Life Planning for Children & Adults with Special Needs
By Joseph Mastrangelo, brother of an adult sister with special needs, and parent of a child with special needs
As actors have roles in a play, parents of children and adults with special needs have their roles as well in “Life Planning” for their child. It’s a lifetime of various roles that have a direct effect on the daily and future quality of life of their children. As both a parent and a sibling of adults with special needs, I am quite familiar with the many roles I have played and continue to play. One of my most important roles is that of a “planner”. By putting together my daughter’s and sister’s “Life Plans”, I addressed their current and future personal, legal and financial needs.
Create a Personal Plan Diagnosis: Finding out and understanding your child’s diagnosis and needs are paramount in planning for your child’s current and future needs. My wife and I developed our own understanding of our daughter’s diagnosis which we use as a reference point for making decisions on treatments, therapies or medications. We also keep an open mind in assessing the options because we know that it is a life long process building on small incremental goals being reached over time.
Education Plan: During her school years, we found ways to work with the school system to meet many of her needs. We had our daughter evaluated and developed her Individual Education Plan (IEP). We established an amicable and supportive relationship with the educators through close communication. Any initiative or strategy whether at home or in school that had a positive effect or influence was communicated back and forth and supported by us and the school.
Social Plan: Concurrent with the IEP, we developed a Social Plan which was based on structured extra curricular activities and socialization. Activities for my daughter included a “Dog Biscuit” business and a “Jewelry” business as well as participation in Art programs. In order to address my daughter’s socialization needs, given her autism issues and her limited social skills, we installed a swimming pool which allowed us to provide a supportive environment by having her social network visit her. My sister’s, extra-curricular activities were therapeutic horseback riding and weekly dances organized through her day program. She attended an overnight camp during the summer and then moved into a group living situation which enabled her to blossom into an independent woman.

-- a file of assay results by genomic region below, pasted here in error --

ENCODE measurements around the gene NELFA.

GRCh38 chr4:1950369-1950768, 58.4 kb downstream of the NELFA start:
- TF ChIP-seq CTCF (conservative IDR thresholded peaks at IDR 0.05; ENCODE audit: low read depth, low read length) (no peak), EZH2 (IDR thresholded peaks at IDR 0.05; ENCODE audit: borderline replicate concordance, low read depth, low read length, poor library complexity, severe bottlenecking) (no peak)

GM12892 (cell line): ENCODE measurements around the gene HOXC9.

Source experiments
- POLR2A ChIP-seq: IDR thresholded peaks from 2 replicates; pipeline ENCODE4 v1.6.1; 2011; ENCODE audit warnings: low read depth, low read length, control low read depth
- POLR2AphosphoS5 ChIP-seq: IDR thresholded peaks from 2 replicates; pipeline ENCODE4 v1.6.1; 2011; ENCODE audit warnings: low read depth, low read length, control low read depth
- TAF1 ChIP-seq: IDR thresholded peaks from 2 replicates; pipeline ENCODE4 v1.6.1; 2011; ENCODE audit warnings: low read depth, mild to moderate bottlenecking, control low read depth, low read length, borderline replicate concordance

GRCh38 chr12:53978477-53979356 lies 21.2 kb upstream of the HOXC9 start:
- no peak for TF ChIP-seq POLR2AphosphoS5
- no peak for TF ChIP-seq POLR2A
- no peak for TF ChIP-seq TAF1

Shifting the Emotional Gears: As parents and caregivers, we came to a point when we mentally needed to move to a different level of acceptance with respect to our child and my sister. We saw our own denial as a kind of wishful thinking based on an expectation that they will out-grow their disabilities or get better. We found that this mind set delayed our ability to make the difficult planning decisions. When we accepted that our family members will need long term support and care, we could move into an acceptance mode which allowed us to act, plan and implement strategies ensuring our their future quality of life.
Living in Parallel Time: As family members of individuals with specials needs, we live simultaneously in the present and future time frames. Given the constant concerns of the present, it may seem unfair that we are also concerned about the unknowns of the future with regard to the residence, care and quality of life of our child or sister. This is where making legal and financial plans, plays such an important role in addressing and alleviating these concerns and unknowns.
Your Child’s/Family Member’s Time Line: It is easy for parents and caregivers to get focused at particular points along your child’s life time line and lose sight of the overall picture. Whether its formulating and updating the “Individual Education Plans” (ages 3-22), planning for transition to adult living, employment and/or post- secondary education, or applying for and securing “Public Benefits” at age 22-, parents still must be aware of the “Long Term” view. Many services, especially those outside the school system, are often outside our sphere of control and depend largely on the financial resources and political commitment of the state and federal governments for the care of your child.
When properly constructed and even modestly funded, creating a “Life Plan” can supplement these resources and enhance your family member’s quality of life
When should parents construct and fund their child’s long term Life Plan? Ask yourself what would happen to your child if you and your spouse were suddenly out of the picture. Where would your child live? Who would take care of them? How would they be financially supported? If there are no legal and financial plans in place, others or the state will be required to make all those decisions.
The first step is to make your own Personal Plan, then to start working with an Attorney and/or Financial Planner who are experienced working with families of children with special needs. They can assist you in developing the Legal and Financial Plans necessary to complete your child’s Life Plan. You will enjoy the peace of mind in knowing that the quality of life you expect for your child is securely in place for the rest of their life.
Joseph Mastrangelo is a partner at Secure Horizons Financial, LLC www.securehorizonsfinancial.com